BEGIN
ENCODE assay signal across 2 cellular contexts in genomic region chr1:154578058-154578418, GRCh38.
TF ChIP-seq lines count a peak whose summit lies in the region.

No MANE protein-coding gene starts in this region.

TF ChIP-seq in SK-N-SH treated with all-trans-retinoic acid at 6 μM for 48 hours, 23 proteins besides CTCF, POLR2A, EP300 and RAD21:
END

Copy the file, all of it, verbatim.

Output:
ENCODE assay signal across 2 cellular contexts in genomic region chr1:154578058-154578418, GRCh38.
TF ChIP-seq lines count a peak whose summit lies in the region.

No MANE protein-coding gene starts in this region.

TF ChIP-seq in SK-N-SH treated with all-trans-retinoic acid at 6 μM for 48 hours, 23 proteins besides CTCF, POLR2A, EP300 and RAD21: